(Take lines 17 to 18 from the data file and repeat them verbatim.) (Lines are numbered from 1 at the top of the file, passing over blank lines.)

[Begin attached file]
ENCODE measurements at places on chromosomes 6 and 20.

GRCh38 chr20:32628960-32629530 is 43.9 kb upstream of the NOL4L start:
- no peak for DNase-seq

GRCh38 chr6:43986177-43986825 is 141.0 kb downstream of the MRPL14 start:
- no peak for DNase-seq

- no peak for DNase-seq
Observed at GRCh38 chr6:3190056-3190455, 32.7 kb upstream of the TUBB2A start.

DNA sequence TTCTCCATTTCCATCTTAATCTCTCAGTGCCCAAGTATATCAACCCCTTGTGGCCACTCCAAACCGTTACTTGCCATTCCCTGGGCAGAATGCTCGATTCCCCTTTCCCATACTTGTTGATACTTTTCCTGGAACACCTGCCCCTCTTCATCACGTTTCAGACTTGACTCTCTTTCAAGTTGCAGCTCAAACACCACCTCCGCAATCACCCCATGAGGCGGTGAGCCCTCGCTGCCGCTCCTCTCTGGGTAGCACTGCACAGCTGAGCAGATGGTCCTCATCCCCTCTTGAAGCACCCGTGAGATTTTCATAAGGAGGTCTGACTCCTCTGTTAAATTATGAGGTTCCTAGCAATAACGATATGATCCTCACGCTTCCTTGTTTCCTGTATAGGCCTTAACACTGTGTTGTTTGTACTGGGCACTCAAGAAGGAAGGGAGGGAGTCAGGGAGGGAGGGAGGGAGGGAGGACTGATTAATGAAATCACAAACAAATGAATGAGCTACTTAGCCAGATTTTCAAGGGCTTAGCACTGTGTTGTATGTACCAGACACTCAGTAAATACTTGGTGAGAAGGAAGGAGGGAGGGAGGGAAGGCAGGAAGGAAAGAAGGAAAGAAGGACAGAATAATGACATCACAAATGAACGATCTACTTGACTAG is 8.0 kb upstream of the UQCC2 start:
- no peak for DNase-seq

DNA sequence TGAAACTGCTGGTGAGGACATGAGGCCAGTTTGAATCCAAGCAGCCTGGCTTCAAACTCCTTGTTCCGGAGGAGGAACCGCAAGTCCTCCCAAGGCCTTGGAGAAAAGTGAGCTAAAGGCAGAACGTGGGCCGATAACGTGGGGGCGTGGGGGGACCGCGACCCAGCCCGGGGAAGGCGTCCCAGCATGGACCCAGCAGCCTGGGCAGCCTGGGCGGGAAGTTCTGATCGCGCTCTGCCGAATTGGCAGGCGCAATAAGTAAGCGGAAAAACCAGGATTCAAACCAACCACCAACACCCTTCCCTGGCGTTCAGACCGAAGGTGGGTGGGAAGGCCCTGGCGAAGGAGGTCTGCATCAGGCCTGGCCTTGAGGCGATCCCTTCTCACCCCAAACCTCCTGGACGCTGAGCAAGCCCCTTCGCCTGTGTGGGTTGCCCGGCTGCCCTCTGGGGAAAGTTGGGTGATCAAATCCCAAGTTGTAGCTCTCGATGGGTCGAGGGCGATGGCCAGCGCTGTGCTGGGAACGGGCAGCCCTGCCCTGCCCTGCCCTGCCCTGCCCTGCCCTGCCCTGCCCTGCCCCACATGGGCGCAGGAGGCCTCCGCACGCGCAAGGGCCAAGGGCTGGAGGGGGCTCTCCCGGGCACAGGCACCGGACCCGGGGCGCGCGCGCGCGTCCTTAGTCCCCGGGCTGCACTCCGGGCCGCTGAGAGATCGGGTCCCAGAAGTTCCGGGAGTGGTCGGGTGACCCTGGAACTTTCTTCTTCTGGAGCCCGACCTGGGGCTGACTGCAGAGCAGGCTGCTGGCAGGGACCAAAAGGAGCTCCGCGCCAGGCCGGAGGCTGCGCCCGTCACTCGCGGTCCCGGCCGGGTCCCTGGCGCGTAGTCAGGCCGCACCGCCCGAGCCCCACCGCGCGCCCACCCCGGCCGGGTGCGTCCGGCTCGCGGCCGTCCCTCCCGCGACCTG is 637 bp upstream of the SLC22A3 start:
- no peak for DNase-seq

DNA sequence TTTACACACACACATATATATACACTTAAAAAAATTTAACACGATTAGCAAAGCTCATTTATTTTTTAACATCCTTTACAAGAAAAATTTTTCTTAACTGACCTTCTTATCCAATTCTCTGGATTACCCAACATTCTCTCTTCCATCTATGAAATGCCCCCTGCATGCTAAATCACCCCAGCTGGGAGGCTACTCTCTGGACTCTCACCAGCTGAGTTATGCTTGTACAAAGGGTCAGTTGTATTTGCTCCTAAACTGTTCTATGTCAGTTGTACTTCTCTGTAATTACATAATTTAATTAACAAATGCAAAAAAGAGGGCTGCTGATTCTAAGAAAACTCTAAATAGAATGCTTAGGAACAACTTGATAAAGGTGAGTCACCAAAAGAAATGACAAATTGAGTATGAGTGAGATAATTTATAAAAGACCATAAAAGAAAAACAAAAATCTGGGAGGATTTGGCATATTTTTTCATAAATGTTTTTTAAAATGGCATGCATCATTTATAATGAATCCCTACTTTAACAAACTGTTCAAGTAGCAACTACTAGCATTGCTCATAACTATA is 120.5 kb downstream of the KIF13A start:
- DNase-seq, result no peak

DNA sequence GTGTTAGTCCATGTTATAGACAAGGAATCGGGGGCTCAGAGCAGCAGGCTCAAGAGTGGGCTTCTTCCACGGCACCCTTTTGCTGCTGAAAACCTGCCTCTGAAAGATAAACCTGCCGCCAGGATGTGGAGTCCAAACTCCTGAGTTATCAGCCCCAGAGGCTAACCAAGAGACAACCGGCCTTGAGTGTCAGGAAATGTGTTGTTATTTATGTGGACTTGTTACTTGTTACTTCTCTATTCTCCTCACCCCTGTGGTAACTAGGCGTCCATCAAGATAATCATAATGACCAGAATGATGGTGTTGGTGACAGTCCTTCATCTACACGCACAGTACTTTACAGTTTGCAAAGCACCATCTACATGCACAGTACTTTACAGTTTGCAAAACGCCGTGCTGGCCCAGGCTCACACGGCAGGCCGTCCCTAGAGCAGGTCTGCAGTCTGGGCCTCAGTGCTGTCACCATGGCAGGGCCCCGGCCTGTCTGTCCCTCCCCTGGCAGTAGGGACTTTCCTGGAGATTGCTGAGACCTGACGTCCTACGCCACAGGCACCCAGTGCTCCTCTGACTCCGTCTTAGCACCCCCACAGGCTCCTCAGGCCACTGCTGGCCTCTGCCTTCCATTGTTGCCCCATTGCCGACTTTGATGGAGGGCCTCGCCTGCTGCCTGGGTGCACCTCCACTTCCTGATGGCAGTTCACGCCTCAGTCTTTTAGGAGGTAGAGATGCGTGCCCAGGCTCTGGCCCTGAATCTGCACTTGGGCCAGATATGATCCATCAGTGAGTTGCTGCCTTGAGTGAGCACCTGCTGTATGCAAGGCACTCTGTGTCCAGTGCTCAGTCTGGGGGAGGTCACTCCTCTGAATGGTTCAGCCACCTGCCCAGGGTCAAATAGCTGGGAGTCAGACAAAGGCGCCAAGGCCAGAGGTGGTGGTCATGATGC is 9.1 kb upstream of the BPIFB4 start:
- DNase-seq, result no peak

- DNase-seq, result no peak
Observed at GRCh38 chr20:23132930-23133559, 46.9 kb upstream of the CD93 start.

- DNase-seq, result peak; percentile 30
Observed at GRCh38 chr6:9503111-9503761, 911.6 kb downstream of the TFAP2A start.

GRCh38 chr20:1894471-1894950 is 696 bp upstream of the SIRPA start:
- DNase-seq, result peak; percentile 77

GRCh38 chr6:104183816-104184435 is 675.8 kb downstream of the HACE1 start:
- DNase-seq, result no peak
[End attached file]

Observed at GRCh38 chr20:23132930-23133559, 46.9 kb upstream of the CD93 start.

- DNase-seq, result peak; percentile 30